Hasps allow multiple employees to work on the same machine without confusion that can lead to accidents and injuries. This lockout tagout device can help employees follow proper procedures, work efficiently, and coordinate with each other easily.

TRADESAFE ensures that these hasps can keep up with the demands of an industrial facility. Not only can they resist extreme temperatures, but they can also withstand impact and the usual wear and tear that comes with frequent use. 

With the use of a reliable hasp, a machine is guaranteed to be unable to be turned back on until the last worker has finished their tasks. This kind of security and peace of mind may be priceless, but these hasps offer great value for money.

Hasps FAQ

A lockout hasp is a lockout tagout device that allows the placement of multiple lockout tagout padlocks. It consists of a slotted plate that slides over a staple, as well as jaws that can clamp over handles and switches.

Because a lockout tagout hasp can accommodate multiple locks, it can be used in group lockout tagout procedures. The hasp can be installed on a switch or used with another lock, such as a valve lock, circuit breaker lock, and more.

It’s always recommended that you receive formal training on how to install any lockout tagout devices. Generally, however, hasps are meant to be inserted into the place where a LOTO safety padlock is meant to attach. To install a hasp, open its jaws and place them into the padlock hole of a lockout tagout lock. Slide the two plates together so that all the padlock holes are aligned. Employees will then be able to install as many padlocks and Danger Do Not Operate tags as the hasp allows. The padlock holes can also accommodate zip ties tied to a tag.

Once a hasp is installed and used by multiple authorized employees, it will not be able to be removed until the last employee is done with their tasks and removes their padlock from the hasp. A hasp is therefore instrumental in ensuring that group lockout tagout procedures are successful.

A lockout tagout hasp, in essence, is meant to help isolate machinery, equipment, and systems from hazardous energy. Like other lockout tagout devices, it prevents the accidental or unintended re-energization of machinery and ensures the safety of repair and maintenance personnel. Furthermore, it is designed to be able to accommodate multiple personal safety padlocks and even zip ties attached to tags.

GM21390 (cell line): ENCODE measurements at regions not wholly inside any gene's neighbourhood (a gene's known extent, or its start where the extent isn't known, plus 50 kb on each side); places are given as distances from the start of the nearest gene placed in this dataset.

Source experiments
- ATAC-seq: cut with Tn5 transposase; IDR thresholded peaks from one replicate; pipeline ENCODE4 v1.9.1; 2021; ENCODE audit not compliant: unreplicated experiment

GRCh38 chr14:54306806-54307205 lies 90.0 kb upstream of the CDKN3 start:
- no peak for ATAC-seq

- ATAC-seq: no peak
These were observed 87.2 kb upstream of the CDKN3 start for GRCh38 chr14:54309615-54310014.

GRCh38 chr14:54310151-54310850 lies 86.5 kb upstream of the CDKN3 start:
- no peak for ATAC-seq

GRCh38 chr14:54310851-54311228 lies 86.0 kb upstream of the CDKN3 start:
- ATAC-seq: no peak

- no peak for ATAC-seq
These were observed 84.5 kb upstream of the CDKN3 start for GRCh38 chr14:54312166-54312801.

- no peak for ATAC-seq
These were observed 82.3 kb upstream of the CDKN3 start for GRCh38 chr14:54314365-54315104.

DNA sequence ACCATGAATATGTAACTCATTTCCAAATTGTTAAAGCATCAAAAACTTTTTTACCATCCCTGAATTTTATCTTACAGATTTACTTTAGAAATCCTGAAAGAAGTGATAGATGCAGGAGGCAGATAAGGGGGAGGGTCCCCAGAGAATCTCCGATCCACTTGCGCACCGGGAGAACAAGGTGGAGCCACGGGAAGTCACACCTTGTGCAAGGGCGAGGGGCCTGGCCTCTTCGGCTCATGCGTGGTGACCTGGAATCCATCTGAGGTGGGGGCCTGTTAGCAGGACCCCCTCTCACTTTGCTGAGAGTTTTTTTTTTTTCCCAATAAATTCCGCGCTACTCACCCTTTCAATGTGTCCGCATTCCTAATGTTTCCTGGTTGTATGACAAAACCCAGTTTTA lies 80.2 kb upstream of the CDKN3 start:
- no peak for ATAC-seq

A group lockout tagout procedure entails the participation of multiple authorized employees in the repair or servicing of a single machine or piece of equipment. OSHA standard 1910.147(f)(3) lays out the guidelines for group lockout tagout:



Group lockout or tagout.



When servicing and/or maintenance is performed by a crew, craft, department or other group, they shall utilize a procedure which affords the employees a level of protection equivalent to that provided by the implementation of a personal lockout or tagout device.



Group lockout or tagout devices shall be used in accordance with the procedures required by paragraph (c)(4) of this section including, but not necessarily limited to, the following specific requirements:



Primary responsibility is vested in an authorized employee for a set number of employees working under the protection of a group lockout or tagout device (such as an operations lock);



Provision for the authorized employee to ascertain the exposure status of individual group members with regard to the lockout or tagout of the machine or equipment and



When more than one crew, craft, department, etc. is involved, assignment of overall job-associated lockout or tagout control responsibility to an authorized employee designated to coordinate affected work forces and ensure continuity of protection; and



Each authorized employee shall affix a personal lockout or tagout device to the group lockout device, group lockbox, or comparable mechanism when he or she begins work, and shall remove those devices when he or she stops working on the machine or equipment being serviced or maintained.


Hasps are particularly helpful in group lockout tagout procedures because they can accommodate multiple personal safety padlocks. Typically, hasps come with up to six separate padlock holes. When a hasp is attached to a single switch, multiple employees will be able to install their padlocks and thus be able to repair or service a machine as a group.

The typical design of a hasp entails the separation of its two plates so it can be installed on a switch or another lockout tagout device. Once the hasp is hooked onto a switch or LOTO device, you can then push the two plates together in such a way that the padlock holes are all aligned.

Once the padlock holes are aligned, you’ll be able to hook a padlock shackle through each hole. Using hasps and padlocks together is thus easy and straightforward.


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